Horse owned by Baffert’s wife runs in NY for other trainer
A 3-year-old colt co-owned by the wife of embattled trainer Bob Baffert ran under the name of another Hall of Fame trainer on Saturday, when he finished fourth in the $1 million Belmont Derby Invitational at Belmont Park, where Baffert has been suspended and is suing to regain access.
Du Jour ran in the name of Hall of Fame trainer Bill Mott for the 1 1/4-mile turf race. Mott has been training the colt since June 6, including five workouts leading up to the race, according to NYRA spokesman Patrick McKenna.
Du Jour is co-owned by Jill Baffert and Debbie Lanni, a friend of the Bafferts. The fourth-place finish was worth $65,000.
Baffert was the trainer of record for Du Jour’s last start, a victory in the $500,000 American Turf Stakes at Churchill Downs on May 1. It was the same day Medina Spirit won the Kentucky Derby, giving Baffert his record seventh win in the race. A week later, Baffert announced that Medina Spirit had tested positive for the corticosteroid betamethasone, which is not permitted at any level on race day. Split-sample testing later confirmed the initial result.
On May 17, the New York Racing Association temporarily suspended the California-based trainer from entering races or having stall space at Belmont Park, Saratoga and Aqueduct.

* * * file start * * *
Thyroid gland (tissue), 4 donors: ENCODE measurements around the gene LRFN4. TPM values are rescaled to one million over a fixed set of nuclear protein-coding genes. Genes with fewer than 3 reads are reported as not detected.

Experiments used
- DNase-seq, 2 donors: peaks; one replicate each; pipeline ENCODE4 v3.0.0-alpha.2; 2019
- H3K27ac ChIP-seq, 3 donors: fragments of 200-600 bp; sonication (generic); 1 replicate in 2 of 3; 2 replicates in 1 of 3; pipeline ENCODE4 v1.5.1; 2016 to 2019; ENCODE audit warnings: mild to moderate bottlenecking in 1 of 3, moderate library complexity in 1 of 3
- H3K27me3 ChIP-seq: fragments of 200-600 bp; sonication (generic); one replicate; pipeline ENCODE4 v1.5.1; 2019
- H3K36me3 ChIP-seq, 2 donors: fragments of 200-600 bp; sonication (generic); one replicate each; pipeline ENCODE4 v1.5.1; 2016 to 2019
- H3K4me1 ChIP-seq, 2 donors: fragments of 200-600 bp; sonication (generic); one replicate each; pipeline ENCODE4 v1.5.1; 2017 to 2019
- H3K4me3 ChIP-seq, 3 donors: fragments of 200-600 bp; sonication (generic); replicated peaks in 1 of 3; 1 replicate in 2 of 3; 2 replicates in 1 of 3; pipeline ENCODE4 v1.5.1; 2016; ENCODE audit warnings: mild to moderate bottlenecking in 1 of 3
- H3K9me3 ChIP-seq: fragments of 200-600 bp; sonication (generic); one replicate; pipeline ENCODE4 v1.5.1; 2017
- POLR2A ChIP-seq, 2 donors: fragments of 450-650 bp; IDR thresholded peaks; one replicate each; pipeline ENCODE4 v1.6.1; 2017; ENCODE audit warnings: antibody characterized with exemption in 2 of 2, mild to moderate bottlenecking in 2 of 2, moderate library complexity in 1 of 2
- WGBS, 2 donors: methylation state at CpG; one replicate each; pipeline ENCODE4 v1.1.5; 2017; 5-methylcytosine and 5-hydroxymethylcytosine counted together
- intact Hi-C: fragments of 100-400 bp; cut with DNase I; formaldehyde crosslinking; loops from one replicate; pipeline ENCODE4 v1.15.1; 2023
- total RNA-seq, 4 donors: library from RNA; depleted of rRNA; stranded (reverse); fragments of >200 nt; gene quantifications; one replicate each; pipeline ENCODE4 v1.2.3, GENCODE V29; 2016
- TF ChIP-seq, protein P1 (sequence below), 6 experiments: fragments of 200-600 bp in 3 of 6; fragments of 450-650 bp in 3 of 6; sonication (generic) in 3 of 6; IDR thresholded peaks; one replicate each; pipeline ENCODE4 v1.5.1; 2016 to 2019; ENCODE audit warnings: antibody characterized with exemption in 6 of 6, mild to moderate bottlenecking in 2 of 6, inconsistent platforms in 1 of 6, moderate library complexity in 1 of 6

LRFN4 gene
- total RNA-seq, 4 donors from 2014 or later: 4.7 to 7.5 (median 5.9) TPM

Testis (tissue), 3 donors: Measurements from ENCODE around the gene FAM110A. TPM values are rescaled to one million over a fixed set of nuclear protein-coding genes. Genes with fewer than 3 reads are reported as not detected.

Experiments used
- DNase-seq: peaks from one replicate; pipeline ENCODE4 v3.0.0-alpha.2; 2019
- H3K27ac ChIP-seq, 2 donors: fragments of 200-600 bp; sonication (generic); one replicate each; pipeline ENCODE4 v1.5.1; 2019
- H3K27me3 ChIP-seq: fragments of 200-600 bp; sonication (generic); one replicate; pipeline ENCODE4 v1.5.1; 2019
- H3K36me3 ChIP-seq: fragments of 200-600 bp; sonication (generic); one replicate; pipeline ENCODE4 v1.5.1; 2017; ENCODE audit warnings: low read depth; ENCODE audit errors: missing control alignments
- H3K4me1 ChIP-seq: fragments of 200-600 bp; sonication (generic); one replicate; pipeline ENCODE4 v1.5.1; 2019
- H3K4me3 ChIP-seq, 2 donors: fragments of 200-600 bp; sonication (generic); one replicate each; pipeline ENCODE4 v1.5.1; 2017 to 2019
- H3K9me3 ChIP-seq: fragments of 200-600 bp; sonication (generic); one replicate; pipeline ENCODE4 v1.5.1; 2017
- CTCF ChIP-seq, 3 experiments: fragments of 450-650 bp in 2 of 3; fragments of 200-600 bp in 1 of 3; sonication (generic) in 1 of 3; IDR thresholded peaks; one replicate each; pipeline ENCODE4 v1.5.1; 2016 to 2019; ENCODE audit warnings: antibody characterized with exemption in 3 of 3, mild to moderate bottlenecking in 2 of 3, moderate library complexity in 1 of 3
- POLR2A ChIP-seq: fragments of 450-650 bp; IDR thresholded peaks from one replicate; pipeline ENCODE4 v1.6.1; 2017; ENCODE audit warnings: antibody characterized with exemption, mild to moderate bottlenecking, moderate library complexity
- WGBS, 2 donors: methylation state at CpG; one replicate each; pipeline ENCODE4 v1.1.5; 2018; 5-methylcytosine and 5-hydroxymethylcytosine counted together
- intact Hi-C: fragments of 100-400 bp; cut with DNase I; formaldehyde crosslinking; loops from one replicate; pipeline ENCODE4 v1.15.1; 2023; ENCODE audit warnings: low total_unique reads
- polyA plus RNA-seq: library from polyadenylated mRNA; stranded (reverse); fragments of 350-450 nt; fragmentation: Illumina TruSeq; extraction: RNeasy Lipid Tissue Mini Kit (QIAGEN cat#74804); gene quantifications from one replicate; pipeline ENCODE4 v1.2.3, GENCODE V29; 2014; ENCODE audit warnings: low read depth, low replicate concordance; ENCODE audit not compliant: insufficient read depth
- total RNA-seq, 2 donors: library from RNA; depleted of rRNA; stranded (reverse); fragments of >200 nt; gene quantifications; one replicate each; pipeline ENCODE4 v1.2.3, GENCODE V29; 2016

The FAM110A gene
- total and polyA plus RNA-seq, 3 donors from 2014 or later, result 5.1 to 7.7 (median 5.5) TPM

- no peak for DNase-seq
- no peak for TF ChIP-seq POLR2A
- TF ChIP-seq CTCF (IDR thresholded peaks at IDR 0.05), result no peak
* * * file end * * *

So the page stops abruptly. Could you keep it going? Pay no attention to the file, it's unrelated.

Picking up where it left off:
“During the temporary suspension, NYRA will not accept entries or provide stall space to any individual employed by Bob Baffert Racing Stables,” NYRA said at the time.
Last month, Baffert sued NYRA in court in New York for improperly suspending him allegedly without legal authority an without any notice or chance to be heard before action was taken. Baffert is seeking an injunction that prohibits NYRA from denying him and his horses entry to the three tracks and blocking him from entering races at any of them.
When it suspended Baffert, NYRA said a final determination regarding the length and terms of the suspension would be based on information found during an ongoing investigation in Kentucky. The Kentucky Horse Racing Commission needs to conduct a stewards’ hearing before it takes any official action.
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